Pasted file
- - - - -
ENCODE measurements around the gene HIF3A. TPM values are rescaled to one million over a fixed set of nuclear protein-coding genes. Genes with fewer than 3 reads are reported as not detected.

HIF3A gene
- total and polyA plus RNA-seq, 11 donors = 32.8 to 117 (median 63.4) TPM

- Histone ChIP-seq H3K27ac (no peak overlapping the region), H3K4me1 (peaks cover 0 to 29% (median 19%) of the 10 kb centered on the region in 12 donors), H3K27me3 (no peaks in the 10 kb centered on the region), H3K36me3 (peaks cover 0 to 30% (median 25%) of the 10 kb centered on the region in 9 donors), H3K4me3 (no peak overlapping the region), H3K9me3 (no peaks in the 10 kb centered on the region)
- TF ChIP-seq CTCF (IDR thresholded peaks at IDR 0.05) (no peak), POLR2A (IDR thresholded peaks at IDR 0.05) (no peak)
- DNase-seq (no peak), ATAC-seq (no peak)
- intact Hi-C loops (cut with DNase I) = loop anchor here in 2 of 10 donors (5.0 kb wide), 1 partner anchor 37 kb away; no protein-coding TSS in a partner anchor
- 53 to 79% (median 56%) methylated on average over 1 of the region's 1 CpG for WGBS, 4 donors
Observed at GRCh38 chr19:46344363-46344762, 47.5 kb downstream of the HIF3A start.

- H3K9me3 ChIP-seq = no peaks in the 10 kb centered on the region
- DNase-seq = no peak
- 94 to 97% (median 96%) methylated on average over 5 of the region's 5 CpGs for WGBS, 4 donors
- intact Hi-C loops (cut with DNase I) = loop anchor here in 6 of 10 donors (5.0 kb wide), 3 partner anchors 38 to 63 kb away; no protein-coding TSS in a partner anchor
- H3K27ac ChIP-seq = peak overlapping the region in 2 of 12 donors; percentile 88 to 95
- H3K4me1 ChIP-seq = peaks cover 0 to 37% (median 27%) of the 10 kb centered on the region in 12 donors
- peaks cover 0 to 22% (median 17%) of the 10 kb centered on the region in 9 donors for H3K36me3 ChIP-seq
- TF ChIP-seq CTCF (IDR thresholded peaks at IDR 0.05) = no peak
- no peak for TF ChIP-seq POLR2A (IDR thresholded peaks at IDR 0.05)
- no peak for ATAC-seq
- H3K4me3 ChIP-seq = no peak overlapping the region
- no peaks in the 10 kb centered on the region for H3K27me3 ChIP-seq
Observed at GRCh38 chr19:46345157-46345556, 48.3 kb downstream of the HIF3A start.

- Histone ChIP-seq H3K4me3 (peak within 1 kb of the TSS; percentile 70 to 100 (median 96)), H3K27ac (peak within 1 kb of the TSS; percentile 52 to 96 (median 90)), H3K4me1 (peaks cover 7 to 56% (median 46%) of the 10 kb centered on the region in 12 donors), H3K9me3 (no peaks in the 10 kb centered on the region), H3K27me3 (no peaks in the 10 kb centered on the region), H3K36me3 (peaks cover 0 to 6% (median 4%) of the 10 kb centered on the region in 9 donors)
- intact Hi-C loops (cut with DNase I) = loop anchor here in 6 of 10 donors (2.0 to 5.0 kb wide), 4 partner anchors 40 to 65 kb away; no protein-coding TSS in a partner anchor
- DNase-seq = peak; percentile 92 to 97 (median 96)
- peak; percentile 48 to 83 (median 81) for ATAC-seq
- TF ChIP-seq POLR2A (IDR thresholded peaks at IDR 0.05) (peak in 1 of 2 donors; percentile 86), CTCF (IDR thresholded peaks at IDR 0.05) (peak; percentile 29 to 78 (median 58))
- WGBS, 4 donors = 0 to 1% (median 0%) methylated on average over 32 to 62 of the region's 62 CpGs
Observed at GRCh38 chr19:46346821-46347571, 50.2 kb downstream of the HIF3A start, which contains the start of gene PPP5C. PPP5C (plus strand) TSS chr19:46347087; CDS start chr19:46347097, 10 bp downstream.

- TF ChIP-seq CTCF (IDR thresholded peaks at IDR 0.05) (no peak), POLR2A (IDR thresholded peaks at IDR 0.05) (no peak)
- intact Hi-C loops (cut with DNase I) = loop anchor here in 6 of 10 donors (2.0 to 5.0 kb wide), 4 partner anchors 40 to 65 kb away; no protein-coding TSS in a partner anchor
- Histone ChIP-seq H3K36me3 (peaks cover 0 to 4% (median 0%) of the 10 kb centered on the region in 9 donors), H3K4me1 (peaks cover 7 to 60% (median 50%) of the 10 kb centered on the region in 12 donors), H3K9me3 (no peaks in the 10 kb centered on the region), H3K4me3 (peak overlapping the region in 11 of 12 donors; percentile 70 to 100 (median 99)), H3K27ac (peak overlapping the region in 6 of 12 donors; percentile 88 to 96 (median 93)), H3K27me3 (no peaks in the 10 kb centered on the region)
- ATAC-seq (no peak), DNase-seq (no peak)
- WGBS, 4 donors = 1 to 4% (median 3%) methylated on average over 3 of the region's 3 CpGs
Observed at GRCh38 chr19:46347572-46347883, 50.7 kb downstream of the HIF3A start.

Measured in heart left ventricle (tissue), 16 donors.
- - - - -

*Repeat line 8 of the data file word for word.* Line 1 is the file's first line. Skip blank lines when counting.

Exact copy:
- 53 to 79% (median 56%) methylated on average over 1 of the region's 1 CpG for WGBS, 4 donors